The government introduced the Statutory Residence Test, also known as SRT, back in April 2013 and the test is designed to decide on your residence status, which helps to determine whether you should pay tax here in the UK or not.
There are many grey areas in these rules and although we cover the main points here, this cannot substitute professional guidance about your personal circumstances and tax status here in the UK.
Your tax status here in the UK largely depends on how long you stay in the country and your connections here. These factors will be added together with other calculations and will determine the outcome of your SRT.
In the past, there was a less clear and structured way of determining Statutory Residence as most cases were decided using existing case law from past rulings, however the SRT was developed to ensure a more open and transparent approach to determining residence for tax purposes.
What Does The SRT Consist Of?
The SRT has three parts; the automatic overseas test, the automatic residence test and the sufficient ties test.
The automatic overseas test considers if there are grounds for automatic non-residence in a specific tax year and if you meet one of four automatic overseas tests applied to your circumstances, you will be declared non UK resident. These include:
- working full time abroad and spending less than 91 days in the UK during the tax year in question
- being non-resident in the UK for any of the last three tax years and spending less than 46 days in the UK during the tax year in question
- being resident in the UK for one or more of the last three tax years but spending less than 16 days in the UK during the tax year in question
- dying during a tax year and being non-resident in the UK for the previous tax year and the one before.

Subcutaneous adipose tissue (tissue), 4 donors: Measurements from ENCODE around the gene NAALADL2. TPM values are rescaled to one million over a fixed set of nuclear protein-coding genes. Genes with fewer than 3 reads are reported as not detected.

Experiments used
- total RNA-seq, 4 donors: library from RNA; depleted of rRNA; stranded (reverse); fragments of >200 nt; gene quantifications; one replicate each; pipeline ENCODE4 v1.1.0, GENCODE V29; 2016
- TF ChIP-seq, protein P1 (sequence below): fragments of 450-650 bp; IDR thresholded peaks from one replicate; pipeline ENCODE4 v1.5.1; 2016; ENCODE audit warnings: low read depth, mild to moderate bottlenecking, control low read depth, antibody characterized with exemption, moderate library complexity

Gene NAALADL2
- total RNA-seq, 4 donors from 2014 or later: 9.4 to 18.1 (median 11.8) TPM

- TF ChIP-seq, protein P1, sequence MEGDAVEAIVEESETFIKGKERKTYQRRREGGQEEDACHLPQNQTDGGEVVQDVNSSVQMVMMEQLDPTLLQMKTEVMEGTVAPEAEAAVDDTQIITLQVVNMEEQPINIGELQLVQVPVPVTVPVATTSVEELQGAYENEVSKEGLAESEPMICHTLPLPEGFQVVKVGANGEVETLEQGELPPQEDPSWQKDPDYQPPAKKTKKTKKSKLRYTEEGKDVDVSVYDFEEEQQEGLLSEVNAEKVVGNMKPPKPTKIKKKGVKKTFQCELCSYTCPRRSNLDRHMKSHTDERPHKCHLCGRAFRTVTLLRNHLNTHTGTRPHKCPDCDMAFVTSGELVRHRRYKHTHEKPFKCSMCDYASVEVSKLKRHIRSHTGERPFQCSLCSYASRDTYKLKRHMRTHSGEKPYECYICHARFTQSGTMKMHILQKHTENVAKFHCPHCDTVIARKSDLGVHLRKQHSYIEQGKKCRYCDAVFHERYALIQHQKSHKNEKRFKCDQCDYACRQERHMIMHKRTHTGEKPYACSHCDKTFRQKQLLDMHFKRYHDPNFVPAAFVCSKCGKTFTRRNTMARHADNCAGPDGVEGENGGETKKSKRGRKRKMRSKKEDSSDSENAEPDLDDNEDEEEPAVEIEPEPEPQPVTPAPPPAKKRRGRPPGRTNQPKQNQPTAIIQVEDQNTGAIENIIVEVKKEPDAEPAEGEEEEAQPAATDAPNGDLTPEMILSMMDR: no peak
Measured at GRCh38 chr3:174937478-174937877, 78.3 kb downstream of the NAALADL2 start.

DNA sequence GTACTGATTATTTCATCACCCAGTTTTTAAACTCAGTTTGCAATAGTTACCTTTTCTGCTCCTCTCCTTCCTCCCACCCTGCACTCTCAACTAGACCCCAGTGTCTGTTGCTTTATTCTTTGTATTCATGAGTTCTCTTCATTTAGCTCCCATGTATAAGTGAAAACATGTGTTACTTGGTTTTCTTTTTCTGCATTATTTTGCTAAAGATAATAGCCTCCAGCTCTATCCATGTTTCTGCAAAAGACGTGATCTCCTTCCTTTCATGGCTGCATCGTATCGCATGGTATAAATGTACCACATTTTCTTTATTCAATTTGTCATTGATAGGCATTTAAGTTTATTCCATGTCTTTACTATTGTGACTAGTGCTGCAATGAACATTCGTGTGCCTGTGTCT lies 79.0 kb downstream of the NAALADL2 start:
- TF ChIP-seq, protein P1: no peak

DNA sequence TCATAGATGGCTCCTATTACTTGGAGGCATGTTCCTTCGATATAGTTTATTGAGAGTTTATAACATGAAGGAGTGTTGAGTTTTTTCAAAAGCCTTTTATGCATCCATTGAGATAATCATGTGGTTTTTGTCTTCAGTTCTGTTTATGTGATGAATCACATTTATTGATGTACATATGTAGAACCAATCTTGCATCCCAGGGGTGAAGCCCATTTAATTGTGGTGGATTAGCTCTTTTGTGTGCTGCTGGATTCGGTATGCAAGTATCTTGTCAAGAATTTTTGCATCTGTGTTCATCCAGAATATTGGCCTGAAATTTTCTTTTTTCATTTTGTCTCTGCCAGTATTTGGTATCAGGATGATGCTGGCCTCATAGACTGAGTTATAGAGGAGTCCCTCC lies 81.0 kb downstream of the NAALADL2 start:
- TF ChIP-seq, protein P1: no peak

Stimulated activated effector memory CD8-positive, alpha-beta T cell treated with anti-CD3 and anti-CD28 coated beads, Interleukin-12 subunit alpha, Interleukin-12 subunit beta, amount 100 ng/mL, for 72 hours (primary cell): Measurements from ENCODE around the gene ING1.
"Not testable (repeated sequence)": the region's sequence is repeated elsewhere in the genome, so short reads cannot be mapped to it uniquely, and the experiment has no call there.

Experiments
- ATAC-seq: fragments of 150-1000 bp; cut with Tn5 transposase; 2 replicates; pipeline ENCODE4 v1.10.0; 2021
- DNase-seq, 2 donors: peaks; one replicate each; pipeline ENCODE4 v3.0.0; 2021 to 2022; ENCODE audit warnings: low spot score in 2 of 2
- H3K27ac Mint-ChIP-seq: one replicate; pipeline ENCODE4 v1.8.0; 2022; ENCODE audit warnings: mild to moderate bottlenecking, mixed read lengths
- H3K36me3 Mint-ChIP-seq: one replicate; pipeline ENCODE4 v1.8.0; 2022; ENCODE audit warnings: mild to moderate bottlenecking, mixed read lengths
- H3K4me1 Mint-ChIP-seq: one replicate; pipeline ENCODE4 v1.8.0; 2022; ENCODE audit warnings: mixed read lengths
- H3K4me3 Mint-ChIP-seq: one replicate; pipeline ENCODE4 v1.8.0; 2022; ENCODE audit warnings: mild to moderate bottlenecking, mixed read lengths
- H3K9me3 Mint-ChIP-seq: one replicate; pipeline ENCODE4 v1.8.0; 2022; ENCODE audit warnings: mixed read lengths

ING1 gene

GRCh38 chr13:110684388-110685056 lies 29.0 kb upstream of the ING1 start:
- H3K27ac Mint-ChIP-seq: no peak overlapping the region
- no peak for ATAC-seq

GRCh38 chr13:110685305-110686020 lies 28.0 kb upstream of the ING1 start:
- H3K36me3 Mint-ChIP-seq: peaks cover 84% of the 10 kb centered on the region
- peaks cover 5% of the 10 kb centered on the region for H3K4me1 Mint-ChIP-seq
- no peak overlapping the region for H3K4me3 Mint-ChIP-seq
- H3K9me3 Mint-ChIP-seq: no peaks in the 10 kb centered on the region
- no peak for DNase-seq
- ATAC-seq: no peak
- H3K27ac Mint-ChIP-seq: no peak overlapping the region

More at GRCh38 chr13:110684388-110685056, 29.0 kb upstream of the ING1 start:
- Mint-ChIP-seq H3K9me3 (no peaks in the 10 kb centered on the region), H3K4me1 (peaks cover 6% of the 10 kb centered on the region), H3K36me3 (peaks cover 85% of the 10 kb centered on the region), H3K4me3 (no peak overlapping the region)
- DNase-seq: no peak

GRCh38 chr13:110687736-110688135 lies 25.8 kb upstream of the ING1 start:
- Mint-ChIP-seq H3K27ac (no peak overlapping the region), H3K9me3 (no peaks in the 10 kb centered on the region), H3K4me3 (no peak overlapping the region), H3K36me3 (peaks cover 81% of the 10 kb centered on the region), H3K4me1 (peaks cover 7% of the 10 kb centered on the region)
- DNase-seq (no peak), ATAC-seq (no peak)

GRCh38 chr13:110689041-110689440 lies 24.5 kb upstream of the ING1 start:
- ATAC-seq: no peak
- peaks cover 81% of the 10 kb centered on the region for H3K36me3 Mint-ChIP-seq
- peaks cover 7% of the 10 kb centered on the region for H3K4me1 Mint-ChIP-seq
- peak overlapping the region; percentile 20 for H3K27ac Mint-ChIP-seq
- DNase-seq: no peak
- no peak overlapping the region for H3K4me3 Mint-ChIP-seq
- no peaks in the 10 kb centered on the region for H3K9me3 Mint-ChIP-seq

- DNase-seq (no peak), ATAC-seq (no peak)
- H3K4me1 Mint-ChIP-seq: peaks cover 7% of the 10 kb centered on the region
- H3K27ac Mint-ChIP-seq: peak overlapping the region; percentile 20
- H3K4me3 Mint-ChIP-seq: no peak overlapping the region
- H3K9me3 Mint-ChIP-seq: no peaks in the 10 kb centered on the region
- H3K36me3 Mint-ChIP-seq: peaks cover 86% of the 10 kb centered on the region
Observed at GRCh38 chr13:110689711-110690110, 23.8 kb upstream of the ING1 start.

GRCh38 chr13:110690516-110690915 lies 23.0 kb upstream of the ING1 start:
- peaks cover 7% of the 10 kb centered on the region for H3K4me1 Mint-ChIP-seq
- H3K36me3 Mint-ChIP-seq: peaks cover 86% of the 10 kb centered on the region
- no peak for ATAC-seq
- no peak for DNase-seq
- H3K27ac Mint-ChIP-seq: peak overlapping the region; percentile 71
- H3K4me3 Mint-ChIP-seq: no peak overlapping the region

If you do not meet any of the automatic overseas test, you will be classed as resident in the UK for tax purposes if you met the automatic residence test or the sufficient ties test.
The automatic residence test looks at whether you should be automatically resident in the UK in a specific tax year, and the sufficient ties test considers your residency based on the time you spent here and your ties in the UK. This will apply if:
- you spend at least 183 days in the UK in that tax year
- you have a home in the UK for a period of 91 days consecutively, 30 of which are in this particular tax year in which you spent at least 30 days in and you do not have a home overseas or do not spend at least 30 days in that year in it
- where you work enough hours in UK in that year period, whether that period runs for all or part of the tax year, and there are no significant breaks
- if you die and were resident in each of the three years previously or the other residence tests apply
The sufficient ties test will be applied by testing the relationship to the UK along with the number of days spent here. The ties are as follows:
- you have a spouse or child or partner resident in the UK
- you have accommodation here in the UK and you spend one night there
- you worked in the UK for 40 days or more
- you spent more than 90 days in the UK in either or both of the last two tax years
- you spend more time here in the UK than anywhere else
When there are split years, someone dies or you are temporarily non-resident, this can have implications. In any case, the rules are complex so taking advice is crucial to your status.
Call us now on 020 7636 9094 or email email@example.com and we’ll be happy to help you.